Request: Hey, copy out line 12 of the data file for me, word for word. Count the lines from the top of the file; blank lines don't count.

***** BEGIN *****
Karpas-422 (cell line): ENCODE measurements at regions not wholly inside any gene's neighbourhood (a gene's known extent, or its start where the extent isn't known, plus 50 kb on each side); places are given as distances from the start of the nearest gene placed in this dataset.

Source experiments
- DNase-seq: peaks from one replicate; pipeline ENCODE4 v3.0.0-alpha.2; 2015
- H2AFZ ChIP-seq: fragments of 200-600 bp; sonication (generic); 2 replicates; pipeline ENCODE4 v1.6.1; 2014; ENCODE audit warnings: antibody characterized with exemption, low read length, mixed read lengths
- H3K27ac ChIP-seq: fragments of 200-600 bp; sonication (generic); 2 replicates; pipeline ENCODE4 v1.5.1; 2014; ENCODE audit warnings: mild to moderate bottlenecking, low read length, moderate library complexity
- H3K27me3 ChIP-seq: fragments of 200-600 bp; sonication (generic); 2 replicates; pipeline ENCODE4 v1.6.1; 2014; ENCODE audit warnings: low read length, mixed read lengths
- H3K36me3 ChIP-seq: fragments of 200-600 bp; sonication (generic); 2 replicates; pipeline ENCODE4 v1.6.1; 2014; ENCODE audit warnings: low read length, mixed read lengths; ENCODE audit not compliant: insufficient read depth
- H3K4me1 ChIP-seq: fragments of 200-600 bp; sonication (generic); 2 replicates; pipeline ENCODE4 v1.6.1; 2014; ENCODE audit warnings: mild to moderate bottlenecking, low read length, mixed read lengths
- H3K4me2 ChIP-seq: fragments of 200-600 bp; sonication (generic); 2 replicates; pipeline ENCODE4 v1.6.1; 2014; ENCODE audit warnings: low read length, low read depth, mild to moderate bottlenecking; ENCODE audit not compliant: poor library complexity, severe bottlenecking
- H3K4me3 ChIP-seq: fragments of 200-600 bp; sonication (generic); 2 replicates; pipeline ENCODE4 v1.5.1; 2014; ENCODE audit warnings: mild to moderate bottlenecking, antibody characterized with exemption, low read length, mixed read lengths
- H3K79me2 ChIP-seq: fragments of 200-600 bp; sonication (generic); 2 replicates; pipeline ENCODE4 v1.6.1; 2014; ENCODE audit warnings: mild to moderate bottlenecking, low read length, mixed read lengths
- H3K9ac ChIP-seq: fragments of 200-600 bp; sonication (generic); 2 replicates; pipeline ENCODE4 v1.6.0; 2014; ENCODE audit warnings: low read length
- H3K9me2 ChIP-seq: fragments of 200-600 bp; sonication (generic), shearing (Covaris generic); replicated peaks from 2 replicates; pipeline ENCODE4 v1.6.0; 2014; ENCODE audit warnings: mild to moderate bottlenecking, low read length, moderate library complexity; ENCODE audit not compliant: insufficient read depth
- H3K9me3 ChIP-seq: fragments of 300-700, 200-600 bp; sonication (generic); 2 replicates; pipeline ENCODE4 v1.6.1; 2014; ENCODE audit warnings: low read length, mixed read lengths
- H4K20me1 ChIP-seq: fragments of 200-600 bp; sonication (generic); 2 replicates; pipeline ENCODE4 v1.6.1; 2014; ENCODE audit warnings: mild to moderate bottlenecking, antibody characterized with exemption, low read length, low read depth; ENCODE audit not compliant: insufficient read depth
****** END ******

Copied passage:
- H3K9ac ChIP-seq: fragments of 200-600 bp; sonication (generic); 2 replicates; pipeline ENCODE4 v1.6.0; 2014; ENCODE audit warnings: low read length